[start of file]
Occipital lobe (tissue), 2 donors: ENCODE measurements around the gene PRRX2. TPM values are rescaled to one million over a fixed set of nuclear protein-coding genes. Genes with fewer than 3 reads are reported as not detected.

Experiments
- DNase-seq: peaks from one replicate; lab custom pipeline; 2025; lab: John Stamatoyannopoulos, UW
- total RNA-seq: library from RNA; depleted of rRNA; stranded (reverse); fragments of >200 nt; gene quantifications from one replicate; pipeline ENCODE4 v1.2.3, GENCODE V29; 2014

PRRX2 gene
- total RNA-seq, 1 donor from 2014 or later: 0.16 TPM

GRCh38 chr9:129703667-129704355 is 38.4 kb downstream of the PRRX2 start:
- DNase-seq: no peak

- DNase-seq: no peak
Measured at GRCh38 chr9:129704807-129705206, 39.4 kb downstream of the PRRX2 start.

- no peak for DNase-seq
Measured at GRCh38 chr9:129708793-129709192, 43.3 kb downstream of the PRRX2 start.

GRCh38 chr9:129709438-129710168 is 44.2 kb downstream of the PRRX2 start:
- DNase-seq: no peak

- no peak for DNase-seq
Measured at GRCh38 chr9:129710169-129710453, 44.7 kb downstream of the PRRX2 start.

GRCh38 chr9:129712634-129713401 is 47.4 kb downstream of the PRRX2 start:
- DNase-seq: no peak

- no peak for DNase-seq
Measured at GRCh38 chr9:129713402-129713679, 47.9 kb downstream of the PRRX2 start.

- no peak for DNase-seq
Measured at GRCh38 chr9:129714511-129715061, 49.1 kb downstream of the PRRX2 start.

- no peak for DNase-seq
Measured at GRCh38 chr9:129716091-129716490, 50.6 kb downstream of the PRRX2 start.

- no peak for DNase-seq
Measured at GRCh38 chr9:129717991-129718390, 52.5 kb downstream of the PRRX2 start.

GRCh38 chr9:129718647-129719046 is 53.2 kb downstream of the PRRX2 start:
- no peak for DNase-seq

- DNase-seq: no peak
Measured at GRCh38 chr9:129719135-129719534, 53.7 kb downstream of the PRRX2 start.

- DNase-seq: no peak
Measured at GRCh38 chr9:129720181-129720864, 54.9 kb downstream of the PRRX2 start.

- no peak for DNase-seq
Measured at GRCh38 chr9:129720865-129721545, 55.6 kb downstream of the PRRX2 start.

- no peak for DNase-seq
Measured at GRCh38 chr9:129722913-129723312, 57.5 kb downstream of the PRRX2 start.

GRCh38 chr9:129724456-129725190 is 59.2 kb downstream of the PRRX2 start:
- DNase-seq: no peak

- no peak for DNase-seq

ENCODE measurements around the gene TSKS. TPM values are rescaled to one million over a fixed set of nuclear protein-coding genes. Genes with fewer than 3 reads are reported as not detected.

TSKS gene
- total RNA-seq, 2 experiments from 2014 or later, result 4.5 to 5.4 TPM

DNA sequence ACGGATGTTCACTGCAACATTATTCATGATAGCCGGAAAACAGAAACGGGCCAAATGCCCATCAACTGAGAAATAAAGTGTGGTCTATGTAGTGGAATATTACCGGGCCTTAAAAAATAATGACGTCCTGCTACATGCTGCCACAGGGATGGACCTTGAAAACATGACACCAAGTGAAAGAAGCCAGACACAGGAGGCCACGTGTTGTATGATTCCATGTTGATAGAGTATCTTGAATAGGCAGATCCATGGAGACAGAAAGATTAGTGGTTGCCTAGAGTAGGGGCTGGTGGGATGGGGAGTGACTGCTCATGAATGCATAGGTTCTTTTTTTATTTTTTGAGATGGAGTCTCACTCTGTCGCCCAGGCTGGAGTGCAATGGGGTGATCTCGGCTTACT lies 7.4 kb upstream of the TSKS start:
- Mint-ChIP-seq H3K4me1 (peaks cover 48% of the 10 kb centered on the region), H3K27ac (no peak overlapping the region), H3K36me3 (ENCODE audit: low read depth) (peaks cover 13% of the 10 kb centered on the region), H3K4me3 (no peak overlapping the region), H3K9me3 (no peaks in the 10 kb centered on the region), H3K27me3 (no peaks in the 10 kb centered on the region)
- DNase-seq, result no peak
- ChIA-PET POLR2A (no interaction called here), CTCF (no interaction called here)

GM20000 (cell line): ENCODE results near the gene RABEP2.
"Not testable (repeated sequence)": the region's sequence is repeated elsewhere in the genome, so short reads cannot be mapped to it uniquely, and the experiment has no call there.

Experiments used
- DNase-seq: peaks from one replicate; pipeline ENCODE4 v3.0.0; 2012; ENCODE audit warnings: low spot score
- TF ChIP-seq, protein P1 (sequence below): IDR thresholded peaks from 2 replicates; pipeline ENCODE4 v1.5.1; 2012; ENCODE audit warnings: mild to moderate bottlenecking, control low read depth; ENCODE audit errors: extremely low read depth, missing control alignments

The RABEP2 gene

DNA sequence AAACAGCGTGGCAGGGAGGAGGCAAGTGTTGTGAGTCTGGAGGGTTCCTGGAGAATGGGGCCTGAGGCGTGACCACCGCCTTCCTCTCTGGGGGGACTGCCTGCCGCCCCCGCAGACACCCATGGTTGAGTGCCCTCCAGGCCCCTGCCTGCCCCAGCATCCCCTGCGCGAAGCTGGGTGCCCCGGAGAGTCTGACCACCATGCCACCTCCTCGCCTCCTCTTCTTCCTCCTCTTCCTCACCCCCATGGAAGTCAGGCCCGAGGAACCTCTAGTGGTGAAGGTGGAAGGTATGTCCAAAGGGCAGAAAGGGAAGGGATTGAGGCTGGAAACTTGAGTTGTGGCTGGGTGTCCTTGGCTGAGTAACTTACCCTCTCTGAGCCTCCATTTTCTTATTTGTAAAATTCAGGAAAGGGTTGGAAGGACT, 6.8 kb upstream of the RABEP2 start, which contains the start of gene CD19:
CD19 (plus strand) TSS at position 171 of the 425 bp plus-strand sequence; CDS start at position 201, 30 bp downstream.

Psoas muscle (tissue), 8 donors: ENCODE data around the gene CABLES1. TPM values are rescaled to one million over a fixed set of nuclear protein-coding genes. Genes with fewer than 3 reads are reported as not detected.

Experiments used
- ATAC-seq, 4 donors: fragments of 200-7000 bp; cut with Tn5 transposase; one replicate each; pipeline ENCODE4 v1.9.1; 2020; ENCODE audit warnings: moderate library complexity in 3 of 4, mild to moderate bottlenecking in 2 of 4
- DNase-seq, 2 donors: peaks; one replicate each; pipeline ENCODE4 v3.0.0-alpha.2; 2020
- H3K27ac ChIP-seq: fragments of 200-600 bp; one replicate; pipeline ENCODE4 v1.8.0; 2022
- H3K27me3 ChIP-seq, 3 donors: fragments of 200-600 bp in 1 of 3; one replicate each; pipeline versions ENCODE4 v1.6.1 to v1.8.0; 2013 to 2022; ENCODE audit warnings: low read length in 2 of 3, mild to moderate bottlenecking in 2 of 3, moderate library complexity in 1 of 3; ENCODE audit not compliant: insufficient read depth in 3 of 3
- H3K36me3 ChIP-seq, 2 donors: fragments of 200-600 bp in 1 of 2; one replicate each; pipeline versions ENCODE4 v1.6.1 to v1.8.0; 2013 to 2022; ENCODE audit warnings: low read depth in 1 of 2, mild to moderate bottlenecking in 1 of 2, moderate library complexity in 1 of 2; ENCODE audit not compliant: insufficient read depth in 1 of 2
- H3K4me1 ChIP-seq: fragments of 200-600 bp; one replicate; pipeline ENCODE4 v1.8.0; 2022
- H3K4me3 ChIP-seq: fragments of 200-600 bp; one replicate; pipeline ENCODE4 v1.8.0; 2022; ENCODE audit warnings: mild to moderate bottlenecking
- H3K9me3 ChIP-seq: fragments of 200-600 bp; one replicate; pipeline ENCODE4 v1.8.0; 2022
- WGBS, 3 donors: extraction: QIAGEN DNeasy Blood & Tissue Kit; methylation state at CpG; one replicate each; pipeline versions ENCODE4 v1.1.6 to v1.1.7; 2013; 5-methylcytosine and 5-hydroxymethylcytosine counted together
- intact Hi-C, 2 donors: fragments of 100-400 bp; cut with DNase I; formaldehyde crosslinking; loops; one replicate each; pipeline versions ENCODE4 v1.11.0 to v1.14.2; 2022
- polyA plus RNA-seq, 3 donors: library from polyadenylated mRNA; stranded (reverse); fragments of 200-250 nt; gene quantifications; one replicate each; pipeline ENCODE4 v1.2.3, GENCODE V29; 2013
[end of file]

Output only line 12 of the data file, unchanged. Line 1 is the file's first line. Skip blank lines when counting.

Measured at GRCh38 chr9:129708793-129709192, 43.3 kb downstream of the PRRX2 start.